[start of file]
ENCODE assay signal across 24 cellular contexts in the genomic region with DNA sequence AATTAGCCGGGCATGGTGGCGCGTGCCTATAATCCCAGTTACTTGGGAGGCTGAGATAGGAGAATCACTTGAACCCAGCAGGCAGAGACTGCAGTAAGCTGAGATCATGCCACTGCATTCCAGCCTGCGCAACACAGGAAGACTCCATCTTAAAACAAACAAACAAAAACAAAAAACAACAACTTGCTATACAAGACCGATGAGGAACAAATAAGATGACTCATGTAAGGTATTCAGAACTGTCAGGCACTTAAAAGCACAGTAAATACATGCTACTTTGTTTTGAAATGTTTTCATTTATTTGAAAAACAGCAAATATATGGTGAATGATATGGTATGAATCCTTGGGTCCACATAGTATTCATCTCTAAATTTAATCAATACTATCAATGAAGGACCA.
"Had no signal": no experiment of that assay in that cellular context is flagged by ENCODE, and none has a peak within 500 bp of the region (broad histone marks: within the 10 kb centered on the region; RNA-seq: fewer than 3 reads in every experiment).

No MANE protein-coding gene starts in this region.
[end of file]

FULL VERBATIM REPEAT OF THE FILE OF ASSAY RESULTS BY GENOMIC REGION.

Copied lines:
ENCODE assay signal across 24 cellular contexts in the genomic region with DNA sequence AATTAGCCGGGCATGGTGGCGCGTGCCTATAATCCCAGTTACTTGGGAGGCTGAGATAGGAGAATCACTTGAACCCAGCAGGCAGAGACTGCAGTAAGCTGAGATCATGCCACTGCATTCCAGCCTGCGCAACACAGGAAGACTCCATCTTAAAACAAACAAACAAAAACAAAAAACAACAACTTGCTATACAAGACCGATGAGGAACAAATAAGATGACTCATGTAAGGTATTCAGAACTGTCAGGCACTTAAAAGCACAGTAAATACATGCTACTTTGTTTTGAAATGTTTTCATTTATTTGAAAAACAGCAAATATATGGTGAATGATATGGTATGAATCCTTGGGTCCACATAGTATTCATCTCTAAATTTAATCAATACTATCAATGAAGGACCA.
"Had no signal": no experiment of that assay in that cellular context is flagged by ENCODE, and none has a peak within 500 bp of the region (broad histone marks: within the 10 kb centered on the region; RNA-seq: fewer than 3 reads in every experiment).

No MANE protein-coding gene starts in this region.